Lieutanent Superville, with the nurse’s union, said that she attended, “because I wanted to be the voice for the 99% who couldn't be here. It's important that our voices be heard about the kind of things that we see on a daily basis, people having to choose whether or not they should eat, purchase their medication, pay their mortgage or rent. That's not the way it is supposed to be at this country at this time. When you see children and family members suffer from hyper-tension and anxiety … you realize that this is a reflection of what is going on in our economy with people losing their jobs, and then losing their homes, and then losing their health care benefits.”

The nurse’s union, whose rally was held in conjunction with Morello’s appearance, was done to drum up more support and awareness for a modest tax the union is seeking to implement on Wall Street financial transactions. Superville explained, “We feel that Wall Street should pay their fair share of taxes. That money can be put back into the economy to help people get jobs, health care and to be able secure their mortgages and all of the things that normally come with the American dream, as opposed to right now, which is really an American nightmare.”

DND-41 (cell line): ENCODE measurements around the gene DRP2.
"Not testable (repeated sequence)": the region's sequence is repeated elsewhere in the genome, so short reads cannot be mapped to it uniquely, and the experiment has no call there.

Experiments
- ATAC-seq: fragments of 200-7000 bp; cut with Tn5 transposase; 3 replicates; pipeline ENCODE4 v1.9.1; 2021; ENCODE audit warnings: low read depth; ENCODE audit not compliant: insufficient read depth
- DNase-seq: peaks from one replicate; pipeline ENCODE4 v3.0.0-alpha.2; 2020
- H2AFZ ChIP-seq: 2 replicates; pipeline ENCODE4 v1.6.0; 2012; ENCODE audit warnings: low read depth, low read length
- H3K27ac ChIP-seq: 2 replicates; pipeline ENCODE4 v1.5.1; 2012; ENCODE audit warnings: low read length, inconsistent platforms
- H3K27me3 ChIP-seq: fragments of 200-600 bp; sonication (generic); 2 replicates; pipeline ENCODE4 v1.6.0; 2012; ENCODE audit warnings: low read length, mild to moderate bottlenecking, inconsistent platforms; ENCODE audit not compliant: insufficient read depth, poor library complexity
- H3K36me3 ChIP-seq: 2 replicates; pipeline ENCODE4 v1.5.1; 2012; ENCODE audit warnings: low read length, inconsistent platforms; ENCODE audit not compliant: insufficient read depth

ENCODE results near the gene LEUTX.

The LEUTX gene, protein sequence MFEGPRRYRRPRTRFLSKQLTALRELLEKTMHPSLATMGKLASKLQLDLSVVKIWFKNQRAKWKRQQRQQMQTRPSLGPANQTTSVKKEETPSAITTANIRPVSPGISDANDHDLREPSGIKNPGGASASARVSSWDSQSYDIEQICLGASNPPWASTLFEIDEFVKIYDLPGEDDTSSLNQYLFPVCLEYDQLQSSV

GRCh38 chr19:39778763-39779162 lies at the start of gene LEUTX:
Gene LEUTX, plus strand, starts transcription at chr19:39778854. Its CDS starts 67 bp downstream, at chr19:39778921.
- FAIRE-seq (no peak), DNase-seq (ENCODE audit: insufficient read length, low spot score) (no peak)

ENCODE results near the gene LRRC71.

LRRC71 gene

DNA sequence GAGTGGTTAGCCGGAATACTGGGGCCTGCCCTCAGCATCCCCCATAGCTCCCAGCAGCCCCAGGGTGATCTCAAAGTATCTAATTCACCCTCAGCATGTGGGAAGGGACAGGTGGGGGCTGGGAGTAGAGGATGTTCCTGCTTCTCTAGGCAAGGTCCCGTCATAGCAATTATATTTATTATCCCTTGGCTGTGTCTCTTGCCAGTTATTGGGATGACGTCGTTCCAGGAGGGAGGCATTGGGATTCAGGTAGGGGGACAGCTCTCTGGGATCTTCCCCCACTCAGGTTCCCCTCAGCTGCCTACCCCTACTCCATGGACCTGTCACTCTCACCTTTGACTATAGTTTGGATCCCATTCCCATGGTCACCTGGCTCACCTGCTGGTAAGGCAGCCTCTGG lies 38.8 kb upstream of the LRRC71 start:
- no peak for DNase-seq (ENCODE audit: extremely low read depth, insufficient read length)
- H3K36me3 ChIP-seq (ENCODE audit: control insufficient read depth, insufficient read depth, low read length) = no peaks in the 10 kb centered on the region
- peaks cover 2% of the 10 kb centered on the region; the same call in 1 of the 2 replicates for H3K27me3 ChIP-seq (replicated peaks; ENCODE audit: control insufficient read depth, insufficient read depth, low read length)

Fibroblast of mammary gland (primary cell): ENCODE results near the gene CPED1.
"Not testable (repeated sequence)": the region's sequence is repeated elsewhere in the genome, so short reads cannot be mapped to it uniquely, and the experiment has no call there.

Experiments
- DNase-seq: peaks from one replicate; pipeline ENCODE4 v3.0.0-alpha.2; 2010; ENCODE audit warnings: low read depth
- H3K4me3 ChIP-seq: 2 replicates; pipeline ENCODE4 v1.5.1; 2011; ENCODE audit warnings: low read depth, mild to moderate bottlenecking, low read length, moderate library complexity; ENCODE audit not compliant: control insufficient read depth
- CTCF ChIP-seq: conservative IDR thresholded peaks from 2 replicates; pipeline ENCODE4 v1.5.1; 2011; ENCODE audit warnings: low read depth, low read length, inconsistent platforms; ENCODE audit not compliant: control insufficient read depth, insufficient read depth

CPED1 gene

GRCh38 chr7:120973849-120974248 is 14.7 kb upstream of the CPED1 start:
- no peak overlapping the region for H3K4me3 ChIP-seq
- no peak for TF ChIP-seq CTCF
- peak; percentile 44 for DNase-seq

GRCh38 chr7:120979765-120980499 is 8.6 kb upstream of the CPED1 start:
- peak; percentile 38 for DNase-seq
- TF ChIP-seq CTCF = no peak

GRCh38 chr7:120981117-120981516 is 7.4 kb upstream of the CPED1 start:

Other protesters, like the Chicano Daniel Estrada, a 24-year old who was born in Chicago to parents from Guadalajara, had more local incentives at work for his attendance: "I am here because I have seen what they are doing to my neighborhood in south Chicago ... taking away the nurses that we need, taking away the rights that we deserve." Estrada, who is studying criminal justice at Robert Morris University and while holding down a job at UPS, further expressed disdain for the city’s priorities surrounding the event: "It was ridiculous that the city spent the amount of money that they have, as it was clear that the amount of cops that were there did not need to be there. This was a total waste of our city's resources. I'm not surprised, as I have seen it done before, but not to this extent."

Add new comment

Plain text

  • No HTML tags allowed.
  • Lines and paragraphs break automatically.
To prevent automated spam submissions leave this field empty.
This question is for testing whether you are a human visitor and to prevent automated spam submissions.
Enter the characters shown in the image.